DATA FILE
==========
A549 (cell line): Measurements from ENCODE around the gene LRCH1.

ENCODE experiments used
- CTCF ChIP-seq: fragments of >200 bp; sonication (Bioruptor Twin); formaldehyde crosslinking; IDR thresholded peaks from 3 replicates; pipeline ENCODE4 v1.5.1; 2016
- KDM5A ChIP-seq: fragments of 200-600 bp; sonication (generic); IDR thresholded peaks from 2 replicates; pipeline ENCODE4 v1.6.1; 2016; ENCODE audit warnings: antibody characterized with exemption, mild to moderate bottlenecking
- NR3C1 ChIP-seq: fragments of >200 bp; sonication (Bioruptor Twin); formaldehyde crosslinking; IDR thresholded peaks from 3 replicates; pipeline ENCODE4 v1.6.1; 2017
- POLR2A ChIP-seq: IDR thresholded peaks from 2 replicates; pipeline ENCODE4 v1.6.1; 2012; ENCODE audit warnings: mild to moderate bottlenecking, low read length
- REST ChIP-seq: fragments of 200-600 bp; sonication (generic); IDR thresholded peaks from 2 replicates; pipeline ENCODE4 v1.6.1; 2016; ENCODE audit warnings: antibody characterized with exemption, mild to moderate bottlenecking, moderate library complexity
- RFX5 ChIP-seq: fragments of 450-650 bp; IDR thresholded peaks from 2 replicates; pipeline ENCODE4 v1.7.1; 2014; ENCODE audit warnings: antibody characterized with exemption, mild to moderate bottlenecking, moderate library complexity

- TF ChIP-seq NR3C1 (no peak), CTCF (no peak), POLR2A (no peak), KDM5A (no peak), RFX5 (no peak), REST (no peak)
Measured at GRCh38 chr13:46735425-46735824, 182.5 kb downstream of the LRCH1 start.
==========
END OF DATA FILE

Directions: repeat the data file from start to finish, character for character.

A549 (cell line): Measurements from ENCODE around the gene LRCH1.

ENCODE experiments used
- CTCF ChIP-seq: fragments of >200 bp; sonication (Bioruptor Twin); formaldehyde crosslinking; IDR thresholded peaks from 3 replicates; pipeline ENCODE4 v1.5.1; 2016
- KDM5A ChIP-seq: fragments of 200-600 bp; sonication (generic); IDR thresholded peaks from 2 replicates; pipeline ENCODE4 v1.6.1; 2016; ENCODE audit warnings: antibody characterized with exemption, mild to moderate bottlenecking
- NR3C1 ChIP-seq: fragments of >200 bp; sonication (Bioruptor Twin); formaldehyde crosslinking; IDR thresholded peaks from 3 replicates; pipeline ENCODE4 v1.6.1; 2017
- POLR2A ChIP-seq: IDR thresholded peaks from 2 replicates; pipeline ENCODE4 v1.6.1; 2012; ENCODE audit warnings: mild to moderate bottlenecking, low read length
- REST ChIP-seq: fragments of 200-600 bp; sonication (generic); IDR thresholded peaks from 2 replicates; pipeline ENCODE4 v1.6.1; 2016; ENCODE audit warnings: antibody characterized with exemption, mild to moderate bottlenecking, moderate library complexity
- RFX5 ChIP-seq: fragments of 450-650 bp; IDR thresholded peaks from 2 replicates; pipeline ENCODE4 v1.7.1; 2014; ENCODE audit warnings: antibody characterized with exemption, mild to moderate bottlenecking, moderate library complexity

- TF ChIP-seq NR3C1 (no peak), CTCF (no peak), POLR2A (no peak), KDM5A (no peak), RFX5 (no peak), REST (no peak)
Measured at GRCh38 chr13:46735425-46735824, 182.5 kb downstream of the LRCH1 start.